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Publication numberUS3856412 A
Publication typeGrant
Publication dateDec 24, 1974
Filing dateSep 6, 1973
Priority dateJun 8, 1973
Publication numberUS 3856412 A, US 3856412A, US-A-3856412, US3856412 A, US3856412A
InventorsZanoni C
Original AssigneeZygo Corp
Export CitationBiBTeX, EndNote, RefMan
External Links: USPTO, USPTO Assignment, Espacenet
Optical noncontacting gauge
US 3856412 A
Abstract
An electrooptical sensor is described for providing an output proportional to the cross section of an object, i.e., the diameter of a cylinder. A beam of laser light from a rotating mirror is scanned across the test object. By photoelectrically sensing when the laser beam is modulated on or off by the edge of the object, using the first and second derivatives of the output of the sensor to accurately determine the point of passage, the diameter of the test object can be measured, using an auxiliary photoelectric output obtained by passing a part of the scanning laser beam onto a sensor over a precision grating or scale with markings at least about half the width of the laser beam, to generate a modulated signal whose spatial frequency is independent of variations in the speed of scanning and intensity of the laser beam, squaring off this modulated signal, and then dividing up the squared signal with a vernier during those portions of the signal corresponding to the edges of the test object.
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United States Patent [1 1 Zanoni [451 Dec. 24, 1974 [73] Assignee: Zygo Corporation, Middlefield,

Conn

[22] Filed: Sept. 6, 1973 [21] Appl. No.: 394,562

Related US. Application Data [63] Continuation-impart of Ser. No. 368,441, June 8, 1973, and a continuation-in-part of Ser. No. 388,267,

Aug. 14, 1973.

[52] US. Cl 356/167, 356/160, 250/560 [51] Int. Cl. G0lb 11/00 [58] Field of Search 356/156, 159, 160, 167, 356/169; 250/559, 560,563

[56] References Cited UNITED STATES PATENTS 3,744,915 7/1973 Sick 356/160 3,765,774 10/1973 Petrohilos 356/159 X How (22 l I Primary ExaminerRonald L. Wibert Assistant Examiner-Paul K. Godwin Attorney, Agent, or FirmMilton Zucker [57] ABSTRACT An electrooptical sensor is described for providing an output proportional to the cross section of an object, i.e., the diameter of a cylinder. A beam of laser light from a rotating mirror is scanned across the test object. By photoelectrically sensing when the laser beam is modulated on or off by the edge of the object, using the first and second derivatives of the output of the sensor to accurately determine the point of passage, the diameter of the test object can be measured, using an auxiliary photoelectric output obtained by passing a part of the scanning laser beam onto a sensor over a precision grating or scale with markings at least about half the width of the laser beam, to generate a modulated signal whose spatial frequency is independent of variations in the speed of scanning and intensity of the laser beam, squaring off this modulated signal, and then dividing up the squared signal with a vernier during those portions of the signal corresponding to the edges of the test object.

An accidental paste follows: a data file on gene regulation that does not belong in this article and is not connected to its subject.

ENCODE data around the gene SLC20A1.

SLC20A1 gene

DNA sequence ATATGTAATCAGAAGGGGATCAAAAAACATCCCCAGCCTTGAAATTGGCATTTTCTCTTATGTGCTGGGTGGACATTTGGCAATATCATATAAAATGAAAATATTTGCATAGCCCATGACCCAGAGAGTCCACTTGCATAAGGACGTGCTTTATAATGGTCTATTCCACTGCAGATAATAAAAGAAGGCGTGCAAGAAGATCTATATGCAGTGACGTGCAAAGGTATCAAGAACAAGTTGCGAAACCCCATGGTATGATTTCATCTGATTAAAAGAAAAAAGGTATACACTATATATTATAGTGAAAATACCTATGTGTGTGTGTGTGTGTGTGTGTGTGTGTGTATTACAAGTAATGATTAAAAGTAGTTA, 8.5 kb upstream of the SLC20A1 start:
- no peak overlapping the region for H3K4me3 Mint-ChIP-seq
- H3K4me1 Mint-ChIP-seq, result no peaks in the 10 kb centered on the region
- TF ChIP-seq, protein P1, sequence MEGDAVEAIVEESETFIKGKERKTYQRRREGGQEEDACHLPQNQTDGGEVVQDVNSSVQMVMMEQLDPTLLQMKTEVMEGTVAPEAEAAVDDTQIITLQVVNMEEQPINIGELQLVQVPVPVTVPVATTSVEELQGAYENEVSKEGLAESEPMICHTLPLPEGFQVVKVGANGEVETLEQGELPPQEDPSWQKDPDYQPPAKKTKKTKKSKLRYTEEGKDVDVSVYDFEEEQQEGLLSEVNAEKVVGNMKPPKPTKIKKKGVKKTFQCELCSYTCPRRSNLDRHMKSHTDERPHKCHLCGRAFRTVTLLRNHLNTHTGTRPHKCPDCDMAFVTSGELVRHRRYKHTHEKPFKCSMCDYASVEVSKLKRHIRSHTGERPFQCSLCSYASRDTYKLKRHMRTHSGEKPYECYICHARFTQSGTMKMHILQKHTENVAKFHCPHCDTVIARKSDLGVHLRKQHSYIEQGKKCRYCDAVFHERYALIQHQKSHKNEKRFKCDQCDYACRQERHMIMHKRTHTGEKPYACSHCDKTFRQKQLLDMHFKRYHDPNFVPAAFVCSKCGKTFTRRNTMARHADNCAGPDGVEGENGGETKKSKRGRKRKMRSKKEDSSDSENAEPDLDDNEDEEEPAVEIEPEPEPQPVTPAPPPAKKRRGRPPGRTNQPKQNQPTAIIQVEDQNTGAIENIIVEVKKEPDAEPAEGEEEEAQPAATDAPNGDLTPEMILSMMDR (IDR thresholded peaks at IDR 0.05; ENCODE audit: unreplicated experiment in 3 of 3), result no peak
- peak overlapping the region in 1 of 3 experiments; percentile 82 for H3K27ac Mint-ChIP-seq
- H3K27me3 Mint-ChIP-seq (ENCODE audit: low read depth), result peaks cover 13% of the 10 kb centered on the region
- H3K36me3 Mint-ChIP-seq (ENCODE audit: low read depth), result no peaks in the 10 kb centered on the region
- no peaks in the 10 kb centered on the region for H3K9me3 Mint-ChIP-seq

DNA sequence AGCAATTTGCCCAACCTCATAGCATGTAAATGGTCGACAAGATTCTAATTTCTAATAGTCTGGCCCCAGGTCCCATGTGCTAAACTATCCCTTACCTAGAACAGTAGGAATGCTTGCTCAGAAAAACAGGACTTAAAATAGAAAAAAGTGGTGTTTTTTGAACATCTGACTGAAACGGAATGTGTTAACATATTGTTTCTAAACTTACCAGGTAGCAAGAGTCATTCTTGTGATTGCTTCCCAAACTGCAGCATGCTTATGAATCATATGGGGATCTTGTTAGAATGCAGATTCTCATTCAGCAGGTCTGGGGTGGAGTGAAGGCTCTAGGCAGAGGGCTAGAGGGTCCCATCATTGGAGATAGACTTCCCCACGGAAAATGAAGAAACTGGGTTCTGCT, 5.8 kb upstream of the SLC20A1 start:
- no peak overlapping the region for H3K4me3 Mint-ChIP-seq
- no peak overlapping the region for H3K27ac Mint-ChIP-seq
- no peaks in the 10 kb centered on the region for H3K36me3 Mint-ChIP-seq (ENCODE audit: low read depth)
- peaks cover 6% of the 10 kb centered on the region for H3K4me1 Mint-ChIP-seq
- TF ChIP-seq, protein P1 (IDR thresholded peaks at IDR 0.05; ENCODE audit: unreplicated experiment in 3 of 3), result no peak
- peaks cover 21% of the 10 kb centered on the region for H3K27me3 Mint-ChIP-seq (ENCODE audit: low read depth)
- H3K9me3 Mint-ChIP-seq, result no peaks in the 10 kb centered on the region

7 Claims, 7 Drawing Figures guana i, L

Patented Dec. 24, 1974 3,856,412

7 Sheets-Sheet 2 FWGLLRE 2 Patented Dec. 24, 1 9174 3,856,412

'7 Sheets- Sheet 4 (4i F\RST 5cm DIFFEREN TIATOR SECQND DFFEREN TH ATOR TBCCU GATE Swnzu} =1 Z ERO cRossmxG DEF QTDR 6o EDGE GATE '7 Sheets-Sheet 5 FIGURE. 5

Patented Dec. 24, 1974 SQuARmG C \Rcu \T Co uN-FER COUNT SCALE CYCLES 6 (EDGE GAE 7 Sheets Sheet 7 -D\SPLAY FREQUENCY CLOCK RATE MULTW U ER COLSNTER FIGURE 7 7 OPTICAL NONCONTACTING GAUGE This application is a continuation-in-part of my said applications Ser. No. 368,441, filed June 8, 1973, and Ser. No. 388,267 filed Aug. 14, 1973.

BACKGROUND OF THE INVENTION 1. Field of the Invention The present invention relates to apparatus for the accurate measurement of the cross section of an opaque object, such as the diameter of a cylinder. More particularly, the invention relates to noncontacting electrooptical apparatus for this type of measurement which is capable of rapidly and accurately measuring such diameters when the object is moving.

2. The Prior Art For the accurate measurement of the diameter of soft, delicate, hot, or moving objects, noncontacting sensors must be used. Prior-art devices of this character include capacitive gauges, eddy-current gauges, air gauges, and optical sensors. The nonoptical sensors cannot work at distances of more than a small fraction of an inch without loss of sensitivity.

Optical sensors have advantages due to the nature of light itself. The principal advantages are:

I. They do not require direct mechanical contact between the sensor and the object to be measured;